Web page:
Lawrence's memorial bust itself it not incredibly remarkable. While it does portray a accurate likeness of the real man, more importantly the presence of a memorial bust signifies something much more important. It signifies the place in history that is being questioned. It signifies importance and a need to celebrate a life and mourn the death of an important figure. The bust shows that Lawrence will be considered a historical giant, albeit a disputed one (ala the cleric's all-important question).
A sketch of Lawrence by Kennington, perhaps as a
study for the above-mentioned bust
Back to the bust. The bust was sculpted by Eric Kennington, a noted war artist who worked in both World Wars. In 1922, T.E. Lawrence published The Seven Pillars of Wisdom, and Kennington was commissioned to complete the illustrations. Pardon my lack of knowledge, but I am not sure whether Kennington and Lawrence became introduced this way or were introduced during the war but either way, they eventually became friends. In 1926, Kennington completed this bust of Lawrence (titled originally Head of T.E. Lawrence) and presented it to the man himself. Lawrence was immensely pleased by it and considered it a great likeness of himself calling it "Magnificent."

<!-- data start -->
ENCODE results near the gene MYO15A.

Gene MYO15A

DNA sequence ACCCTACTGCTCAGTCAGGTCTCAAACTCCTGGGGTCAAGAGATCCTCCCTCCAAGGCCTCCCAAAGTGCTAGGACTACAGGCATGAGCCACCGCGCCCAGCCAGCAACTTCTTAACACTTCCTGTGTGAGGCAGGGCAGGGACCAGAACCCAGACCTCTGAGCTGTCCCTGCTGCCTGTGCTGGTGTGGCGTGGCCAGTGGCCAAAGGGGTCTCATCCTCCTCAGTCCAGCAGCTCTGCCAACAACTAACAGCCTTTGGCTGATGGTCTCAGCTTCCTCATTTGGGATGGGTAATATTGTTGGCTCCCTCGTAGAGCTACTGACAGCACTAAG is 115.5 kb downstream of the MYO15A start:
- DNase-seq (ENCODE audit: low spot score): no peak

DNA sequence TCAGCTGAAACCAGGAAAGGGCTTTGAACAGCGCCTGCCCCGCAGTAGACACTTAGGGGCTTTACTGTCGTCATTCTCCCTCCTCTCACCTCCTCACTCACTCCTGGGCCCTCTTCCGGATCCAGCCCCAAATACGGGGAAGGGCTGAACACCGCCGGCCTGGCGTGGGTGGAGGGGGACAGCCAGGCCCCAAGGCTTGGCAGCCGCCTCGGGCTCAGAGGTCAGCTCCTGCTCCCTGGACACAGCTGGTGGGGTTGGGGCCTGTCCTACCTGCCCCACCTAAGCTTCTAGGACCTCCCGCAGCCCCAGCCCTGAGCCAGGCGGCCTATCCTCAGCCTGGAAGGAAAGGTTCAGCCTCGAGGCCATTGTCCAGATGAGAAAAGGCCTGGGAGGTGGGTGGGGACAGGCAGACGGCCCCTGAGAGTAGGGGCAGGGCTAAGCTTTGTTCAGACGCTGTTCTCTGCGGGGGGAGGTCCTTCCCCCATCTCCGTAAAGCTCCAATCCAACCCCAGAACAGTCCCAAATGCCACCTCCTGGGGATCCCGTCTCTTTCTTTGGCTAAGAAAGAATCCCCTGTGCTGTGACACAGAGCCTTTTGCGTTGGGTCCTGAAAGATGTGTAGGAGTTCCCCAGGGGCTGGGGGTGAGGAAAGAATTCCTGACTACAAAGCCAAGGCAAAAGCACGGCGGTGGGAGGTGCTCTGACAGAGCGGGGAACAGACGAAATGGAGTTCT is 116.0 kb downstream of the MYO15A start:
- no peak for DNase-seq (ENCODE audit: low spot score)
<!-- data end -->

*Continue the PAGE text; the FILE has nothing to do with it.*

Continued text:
Kennington's effigy of Lawrence which sits in a small church in Dorset

After Lawrence's death, this bust would be used for the St. Paul's memorial, in portrait galleries, and in 1962, for the funeral scene in Lawrence of Arabia. It's also worth noting that Kennington also created a full-body memorial effigy for Lawrence which currently sits in St. Martin's Church Dorset.
If he's not just anybody- who is he? And why does he belong in the pantheon (literally) of British heroes?

The bust is an important piece of historical art. As a piece of film art, it is more remarkable for what it signifies rather than what it actually is. The historical implications already discussed make it a symbol for historical fame. In the film, Lawrence himself exclaims "Do you think I'm just anybody?!" From the moment Lean shows us that bust, we are forced to consider both the cleric's and Lawrence's own question. Is he just anybody? And if he's not, something that presence of the memorial bust tells us, then who is he?

Source Material

Lawrence of Arabia, Part III:  "The Funeral: Nil Nais Ibonam" 4/11/2011